Douglas Eaglesham Dunn was born on 23 October 1942 in Inchinnan, Renfrewshire, and educated at Renfrew High School and Camphill School, Paisley. On leaving school he entered librarianship, working in Renfrew County Libraries and the Andersonian Library, University of Strathclyde, and qualifying as Associate of the Library Association at the Scottish School of Librarianship in 1962. He married in 1964 and the couple left for America, where Dunn worked in Akron Public Library, Ohio. They returned to Britain in 1966, since Dunn would otherwise have been caught up in the Vietnam draft.
He entered the University of Hull to study English, graduating with first class honours in 1969, and his first collection of poetry, Terry Street, was published in the same year. He worked for two years in the Brynmor Jones Library at Hull, where the poet Philip Larkin was university librarian. Larkin's influence has been found in Dunn's earlier work, though at the time Dunn expressed amused irritation at being regarded as 'the other poet from Hull'.
Dunn became a freelance writer in 1971 and has since written poetry, short stories and plays, as well as editing several anthologies of poetry and fiction. Among other awards for his work, he received the Somerset Maugham Award in 1972 and the Hawthornden Prize in 1981. The early death of his wife from cancer in 1981 was the trigger for his poetic sequence Elegies, which was Whitbread Book of the Year in 1985.
Dunn married again in 1984 and moved back to Scotland. After holding several writer-in-residence posts, he became Professor of English and Director of the Scottish Studies Institute at the University of St Andrews. He became a Fellow of the Royal Society of Literature in 1981 and holds honorary doctorates from Dundee and Hull. He received the OBE in 2003.
(last updated in September 2004)
The poetic sequence Elegies (1985) brought Douglas Dunn's poetry to the notice of a wide audience when it became Whitbread Book of the Year. The poems, arising from his wife's death from cancer in 1981, are in general short and lyrical. Around the central event are grouped memories of their marriage, and the sequence goes on to trace the process of grieving and a slow approach to acceptance. The measured simplicity of the writing acquits the book of any suspicion of morbidity. 'Arrangements' is especially telling: going to register his wife's death, the speaker finds himself in the middle of wedding celebrations. 'So I say to a clerk, "I have come about a death."/ "In there," she says. "You came in by the wrong door."'
Dunn had come to critical attention earlier with the publication of his well-received first poetry collection, Terry Street (1969). This working-class area of Hull, Dunn's home for two years, interested him as a relic of an older way of life, and he observes the people and their culture in the 'Terry Street Poems,' which form the first part of the collection. He seldom offers his own reflections on what he sees, but with considerable skill allows his observations to speak for themselves: 'In small backyards old men's long underwear/ Drips from sagging clotheslines./ The other stuff they take in bundles to the Bendix.' The slightly comic detail that the old men's modesty will not allow them to wash their long-johns in public nevertheless succeeds in expressing their old-fashioned dignity.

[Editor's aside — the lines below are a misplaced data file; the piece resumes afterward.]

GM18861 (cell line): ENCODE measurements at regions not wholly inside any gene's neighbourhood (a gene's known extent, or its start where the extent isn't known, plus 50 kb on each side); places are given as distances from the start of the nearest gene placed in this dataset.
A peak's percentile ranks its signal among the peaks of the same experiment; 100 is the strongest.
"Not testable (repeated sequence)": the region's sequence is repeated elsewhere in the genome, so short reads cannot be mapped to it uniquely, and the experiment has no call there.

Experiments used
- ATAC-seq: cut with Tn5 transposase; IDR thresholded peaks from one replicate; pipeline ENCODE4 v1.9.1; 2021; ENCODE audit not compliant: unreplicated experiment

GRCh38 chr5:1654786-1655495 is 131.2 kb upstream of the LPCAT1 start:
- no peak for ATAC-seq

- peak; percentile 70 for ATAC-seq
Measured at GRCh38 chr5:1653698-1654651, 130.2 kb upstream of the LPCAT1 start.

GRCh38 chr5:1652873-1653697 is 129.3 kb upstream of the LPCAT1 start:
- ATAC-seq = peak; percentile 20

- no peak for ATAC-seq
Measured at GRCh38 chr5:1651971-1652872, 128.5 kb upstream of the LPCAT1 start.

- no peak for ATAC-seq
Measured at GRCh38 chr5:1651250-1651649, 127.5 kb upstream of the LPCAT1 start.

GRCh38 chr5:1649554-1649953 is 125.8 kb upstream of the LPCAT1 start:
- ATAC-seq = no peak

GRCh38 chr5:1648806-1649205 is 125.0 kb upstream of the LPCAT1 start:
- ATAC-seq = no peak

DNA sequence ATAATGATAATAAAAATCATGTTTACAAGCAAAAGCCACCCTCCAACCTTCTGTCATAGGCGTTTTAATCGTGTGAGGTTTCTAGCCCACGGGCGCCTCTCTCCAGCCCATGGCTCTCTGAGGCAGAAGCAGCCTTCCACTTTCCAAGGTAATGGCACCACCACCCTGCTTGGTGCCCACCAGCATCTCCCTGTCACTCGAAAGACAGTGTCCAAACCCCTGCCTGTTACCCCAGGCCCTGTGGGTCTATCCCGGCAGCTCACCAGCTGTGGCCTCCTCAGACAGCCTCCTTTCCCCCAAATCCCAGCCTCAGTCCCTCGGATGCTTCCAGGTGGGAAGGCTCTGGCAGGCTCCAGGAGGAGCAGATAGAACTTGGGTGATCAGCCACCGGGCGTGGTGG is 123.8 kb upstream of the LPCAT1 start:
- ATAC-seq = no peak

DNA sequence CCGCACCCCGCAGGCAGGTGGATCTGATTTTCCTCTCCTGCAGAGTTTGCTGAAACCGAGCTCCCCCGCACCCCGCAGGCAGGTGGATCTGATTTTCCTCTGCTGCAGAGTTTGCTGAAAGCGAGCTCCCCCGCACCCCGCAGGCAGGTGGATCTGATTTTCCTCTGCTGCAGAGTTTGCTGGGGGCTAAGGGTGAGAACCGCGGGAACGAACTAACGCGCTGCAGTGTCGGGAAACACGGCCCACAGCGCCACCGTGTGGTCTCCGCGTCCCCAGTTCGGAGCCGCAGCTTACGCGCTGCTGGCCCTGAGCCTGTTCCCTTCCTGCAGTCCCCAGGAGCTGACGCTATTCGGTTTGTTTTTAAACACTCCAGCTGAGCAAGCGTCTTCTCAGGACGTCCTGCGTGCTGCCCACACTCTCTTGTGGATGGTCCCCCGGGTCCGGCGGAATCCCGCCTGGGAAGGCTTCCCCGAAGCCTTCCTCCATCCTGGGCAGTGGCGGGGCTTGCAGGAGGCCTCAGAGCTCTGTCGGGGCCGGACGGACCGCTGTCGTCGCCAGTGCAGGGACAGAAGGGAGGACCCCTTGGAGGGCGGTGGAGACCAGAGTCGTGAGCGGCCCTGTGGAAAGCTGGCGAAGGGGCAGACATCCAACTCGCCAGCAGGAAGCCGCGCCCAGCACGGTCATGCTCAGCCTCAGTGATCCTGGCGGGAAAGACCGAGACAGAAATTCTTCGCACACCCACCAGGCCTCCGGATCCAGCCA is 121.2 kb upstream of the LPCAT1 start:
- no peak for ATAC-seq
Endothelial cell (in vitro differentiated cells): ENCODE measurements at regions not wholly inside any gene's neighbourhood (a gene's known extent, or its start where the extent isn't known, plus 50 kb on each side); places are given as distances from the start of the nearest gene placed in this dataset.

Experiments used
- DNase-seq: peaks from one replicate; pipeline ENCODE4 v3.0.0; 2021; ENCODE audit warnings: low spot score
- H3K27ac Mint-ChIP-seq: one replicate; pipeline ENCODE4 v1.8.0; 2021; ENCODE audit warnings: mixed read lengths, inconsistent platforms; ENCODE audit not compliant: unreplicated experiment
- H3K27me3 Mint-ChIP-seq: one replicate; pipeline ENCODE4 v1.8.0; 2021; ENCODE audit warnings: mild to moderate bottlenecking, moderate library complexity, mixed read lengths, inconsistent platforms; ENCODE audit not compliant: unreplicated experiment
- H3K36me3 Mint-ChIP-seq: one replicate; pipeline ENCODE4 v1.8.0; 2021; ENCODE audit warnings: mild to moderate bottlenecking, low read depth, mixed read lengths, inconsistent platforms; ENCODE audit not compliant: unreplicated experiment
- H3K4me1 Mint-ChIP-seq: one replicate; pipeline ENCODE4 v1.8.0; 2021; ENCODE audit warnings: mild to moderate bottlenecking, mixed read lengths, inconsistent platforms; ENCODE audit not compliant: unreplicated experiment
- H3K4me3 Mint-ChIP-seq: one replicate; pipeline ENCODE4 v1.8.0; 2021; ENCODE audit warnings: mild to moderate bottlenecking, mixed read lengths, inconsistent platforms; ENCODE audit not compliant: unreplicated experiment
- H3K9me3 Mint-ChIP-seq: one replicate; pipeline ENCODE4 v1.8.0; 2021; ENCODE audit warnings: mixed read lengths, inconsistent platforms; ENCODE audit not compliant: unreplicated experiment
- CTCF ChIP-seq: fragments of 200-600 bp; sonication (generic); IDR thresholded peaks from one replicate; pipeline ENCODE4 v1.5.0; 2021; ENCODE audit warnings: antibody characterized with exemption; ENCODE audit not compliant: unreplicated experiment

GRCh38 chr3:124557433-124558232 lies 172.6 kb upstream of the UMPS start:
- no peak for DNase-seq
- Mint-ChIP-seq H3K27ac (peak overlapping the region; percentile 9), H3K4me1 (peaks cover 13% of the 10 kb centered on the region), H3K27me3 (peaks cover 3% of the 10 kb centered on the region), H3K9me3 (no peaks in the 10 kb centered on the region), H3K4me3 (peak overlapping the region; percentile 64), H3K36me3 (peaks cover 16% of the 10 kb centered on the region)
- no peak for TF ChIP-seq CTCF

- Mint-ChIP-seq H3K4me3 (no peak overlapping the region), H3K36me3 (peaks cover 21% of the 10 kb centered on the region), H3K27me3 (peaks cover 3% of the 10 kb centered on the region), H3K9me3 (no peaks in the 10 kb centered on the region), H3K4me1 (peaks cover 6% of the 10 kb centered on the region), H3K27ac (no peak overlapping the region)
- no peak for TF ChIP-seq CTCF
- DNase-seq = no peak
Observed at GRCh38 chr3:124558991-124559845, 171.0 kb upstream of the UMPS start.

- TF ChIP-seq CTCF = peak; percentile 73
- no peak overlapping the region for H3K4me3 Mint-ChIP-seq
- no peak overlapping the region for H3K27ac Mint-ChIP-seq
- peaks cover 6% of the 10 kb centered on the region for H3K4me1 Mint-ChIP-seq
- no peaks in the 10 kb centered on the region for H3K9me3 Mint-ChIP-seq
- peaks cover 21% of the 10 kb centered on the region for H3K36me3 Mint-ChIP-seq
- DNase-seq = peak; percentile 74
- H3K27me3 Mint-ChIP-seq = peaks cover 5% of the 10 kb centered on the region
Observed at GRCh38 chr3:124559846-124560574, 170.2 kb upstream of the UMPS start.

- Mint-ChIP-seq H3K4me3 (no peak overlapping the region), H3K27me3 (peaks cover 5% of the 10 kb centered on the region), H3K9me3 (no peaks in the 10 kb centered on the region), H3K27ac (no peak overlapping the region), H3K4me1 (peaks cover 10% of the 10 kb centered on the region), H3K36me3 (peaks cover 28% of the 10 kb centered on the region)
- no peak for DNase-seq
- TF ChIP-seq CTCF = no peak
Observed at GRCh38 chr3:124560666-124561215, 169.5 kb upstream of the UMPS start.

Dunn's own working-class upbringing in Renfrewshire sometimes surfaces in his poetry, as in 'The Competition' ('And he called me a poor boy, who should shut up./ I'd never thought of it like that.'), though he does not regard his writing as particularly political. The poetic collection Barbarians (1979) takes the side of the underprivileged, expressing their resentment at establishment attitudes. The sequence 'Barbarian Pastorals' has been described by Dunn as 'very Scottish, very local', and the later collection St Kilda's Parliament (1981) also has considerable Scottish content. But Dunn's poetic vision is by no means confined to Scotland: Dante's Drumkit (1993) contains work in the Italian verse-form terza rima, and The Donkey's Ears (2000) concerns the Russo-Japanese war of 1905.
What lies behind his collection of short stories Secret Villages (1985) is not so much class-consciousness as small-town conventionality and hidden emotions. The narrator of 'The Canoes' never quite expresses - though the reader clearly sees - his resentment and envy of the holiday visitors: 'The Barkers looked a prosperous young couple... Their skins were already tanned, which I thought strange for two people at the start of their holiday.' The richly comic story 'South America', in which a grass widow takes revenge on her absent husband by acquiring not one but two illegitimate children, is a masterpiece in its depiction of outraged local decorum:
"I take it that Mr Docherty's at least managed to get over on leave a couple of times?"
"He was very, very good at writing to me," Thea said slyly.
"I can see that a rather remarkable correspondence has been taking place; I can see that for myself."
(last updated in September 2004)